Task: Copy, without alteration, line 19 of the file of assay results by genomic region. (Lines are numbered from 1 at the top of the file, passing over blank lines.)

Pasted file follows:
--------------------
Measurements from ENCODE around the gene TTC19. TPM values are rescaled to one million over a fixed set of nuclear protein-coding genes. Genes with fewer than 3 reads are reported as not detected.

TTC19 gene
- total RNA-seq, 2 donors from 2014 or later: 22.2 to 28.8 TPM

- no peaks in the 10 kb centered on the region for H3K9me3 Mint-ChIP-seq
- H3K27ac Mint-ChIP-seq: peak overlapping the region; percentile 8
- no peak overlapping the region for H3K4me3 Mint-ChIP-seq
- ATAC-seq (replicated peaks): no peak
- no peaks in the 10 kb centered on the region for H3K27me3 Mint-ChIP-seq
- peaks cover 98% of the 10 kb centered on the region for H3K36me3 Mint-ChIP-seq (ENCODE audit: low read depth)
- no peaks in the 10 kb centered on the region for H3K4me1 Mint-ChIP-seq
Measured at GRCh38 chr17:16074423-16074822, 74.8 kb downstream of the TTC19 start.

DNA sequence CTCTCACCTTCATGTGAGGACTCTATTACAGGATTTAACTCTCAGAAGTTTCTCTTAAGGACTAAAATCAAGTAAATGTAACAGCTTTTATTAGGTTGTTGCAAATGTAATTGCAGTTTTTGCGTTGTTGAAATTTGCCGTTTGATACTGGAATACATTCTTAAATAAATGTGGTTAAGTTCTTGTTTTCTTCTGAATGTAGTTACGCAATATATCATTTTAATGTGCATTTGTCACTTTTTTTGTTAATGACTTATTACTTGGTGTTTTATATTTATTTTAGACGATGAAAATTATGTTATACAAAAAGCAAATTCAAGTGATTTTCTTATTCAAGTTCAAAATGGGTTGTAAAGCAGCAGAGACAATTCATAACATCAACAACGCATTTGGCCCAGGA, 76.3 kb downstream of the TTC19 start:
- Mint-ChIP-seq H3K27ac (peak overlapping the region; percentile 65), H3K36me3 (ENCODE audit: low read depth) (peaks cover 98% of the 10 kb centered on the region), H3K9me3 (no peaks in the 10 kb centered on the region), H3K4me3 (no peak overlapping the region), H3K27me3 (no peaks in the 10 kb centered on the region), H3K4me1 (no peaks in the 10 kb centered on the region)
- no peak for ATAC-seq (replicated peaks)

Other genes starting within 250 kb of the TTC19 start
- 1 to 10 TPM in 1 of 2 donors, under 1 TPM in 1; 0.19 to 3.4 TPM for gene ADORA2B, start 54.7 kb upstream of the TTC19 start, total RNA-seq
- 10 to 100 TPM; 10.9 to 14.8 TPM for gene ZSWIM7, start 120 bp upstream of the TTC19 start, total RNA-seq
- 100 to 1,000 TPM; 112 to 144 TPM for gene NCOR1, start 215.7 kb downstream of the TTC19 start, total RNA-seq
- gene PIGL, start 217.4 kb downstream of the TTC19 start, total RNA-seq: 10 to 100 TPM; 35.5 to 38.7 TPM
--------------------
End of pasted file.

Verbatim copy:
- gene PIGL, start 217.4 kb downstream of the TTC19 start, total RNA-seq: 10 to 100 TPM; 35.5 to 38.7 TPM